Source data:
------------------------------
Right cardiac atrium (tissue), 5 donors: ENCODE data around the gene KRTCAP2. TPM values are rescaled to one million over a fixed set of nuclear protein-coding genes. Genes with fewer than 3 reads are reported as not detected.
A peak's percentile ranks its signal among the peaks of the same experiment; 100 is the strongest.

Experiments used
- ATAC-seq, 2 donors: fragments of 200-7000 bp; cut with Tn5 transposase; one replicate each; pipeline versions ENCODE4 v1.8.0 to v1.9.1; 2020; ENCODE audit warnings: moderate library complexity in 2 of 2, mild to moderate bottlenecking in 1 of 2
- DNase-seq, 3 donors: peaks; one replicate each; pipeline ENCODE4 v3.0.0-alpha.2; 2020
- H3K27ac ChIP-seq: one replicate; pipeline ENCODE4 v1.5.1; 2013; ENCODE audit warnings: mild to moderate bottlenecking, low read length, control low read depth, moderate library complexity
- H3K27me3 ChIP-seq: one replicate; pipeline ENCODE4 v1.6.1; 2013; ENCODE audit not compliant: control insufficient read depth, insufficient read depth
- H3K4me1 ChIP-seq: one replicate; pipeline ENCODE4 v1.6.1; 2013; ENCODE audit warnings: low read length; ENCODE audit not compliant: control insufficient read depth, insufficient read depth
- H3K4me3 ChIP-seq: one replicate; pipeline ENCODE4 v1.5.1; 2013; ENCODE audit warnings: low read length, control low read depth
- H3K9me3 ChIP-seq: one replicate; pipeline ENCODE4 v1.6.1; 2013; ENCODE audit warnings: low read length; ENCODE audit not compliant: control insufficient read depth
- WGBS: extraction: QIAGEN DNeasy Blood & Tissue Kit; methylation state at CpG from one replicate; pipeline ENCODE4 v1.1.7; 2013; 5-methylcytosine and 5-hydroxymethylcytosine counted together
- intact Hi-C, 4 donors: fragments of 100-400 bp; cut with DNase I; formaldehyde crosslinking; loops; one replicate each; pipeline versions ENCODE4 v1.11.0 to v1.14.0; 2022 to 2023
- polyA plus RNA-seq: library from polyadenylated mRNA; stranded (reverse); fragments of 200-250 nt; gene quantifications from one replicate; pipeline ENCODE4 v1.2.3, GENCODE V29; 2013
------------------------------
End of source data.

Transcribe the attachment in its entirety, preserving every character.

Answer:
Right cardiac atrium (tissue), 5 donors: ENCODE data around the gene KRTCAP2. TPM values are rescaled to one million over a fixed set of nuclear protein-coding genes. Genes with fewer than 3 reads are reported as not detected.
A peak's percentile ranks its signal among the peaks of the same experiment; 100 is the strongest.

Experiments used
- ATAC-seq, 2 donors: fragments of 200-7000 bp; cut with Tn5 transposase; one replicate each; pipeline versions ENCODE4 v1.8.0 to v1.9.1; 2020; ENCODE audit warnings: moderate library complexity in 2 of 2, mild to moderate bottlenecking in 1 of 2
- DNase-seq, 3 donors: peaks; one replicate each; pipeline ENCODE4 v3.0.0-alpha.2; 2020
- H3K27ac ChIP-seq: one replicate; pipeline ENCODE4 v1.5.1; 2013; ENCODE audit warnings: mild to moderate bottlenecking, low read length, control low read depth, moderate library complexity
- H3K27me3 ChIP-seq: one replicate; pipeline ENCODE4 v1.6.1; 2013; ENCODE audit not compliant: control insufficient read depth, insufficient read depth
- H3K4me1 ChIP-seq: one replicate; pipeline ENCODE4 v1.6.1; 2013; ENCODE audit warnings: low read length; ENCODE audit not compliant: control insufficient read depth, insufficient read depth
- H3K4me3 ChIP-seq: one replicate; pipeline ENCODE4 v1.5.1; 2013; ENCODE audit warnings: low read length, control low read depth
- H3K9me3 ChIP-seq: one replicate; pipeline ENCODE4 v1.6.1; 2013; ENCODE audit warnings: low read length; ENCODE audit not compliant: control insufficient read depth
- WGBS: extraction: QIAGEN DNeasy Blood & Tissue Kit; methylation state at CpG from one replicate; pipeline ENCODE4 v1.1.7; 2013; 5-methylcytosine and 5-hydroxymethylcytosine counted together
- intact Hi-C, 4 donors: fragments of 100-400 bp; cut with DNase I; formaldehyde crosslinking; loops; one replicate each; pipeline versions ENCODE4 v1.11.0 to v1.14.0; 2022 to 2023
- polyA plus RNA-seq: library from polyadenylated mRNA; stranded (reverse); fragments of 200-250 nt; gene quantifications from one replicate; pipeline ENCODE4 v1.2.3, GENCODE V29; 2013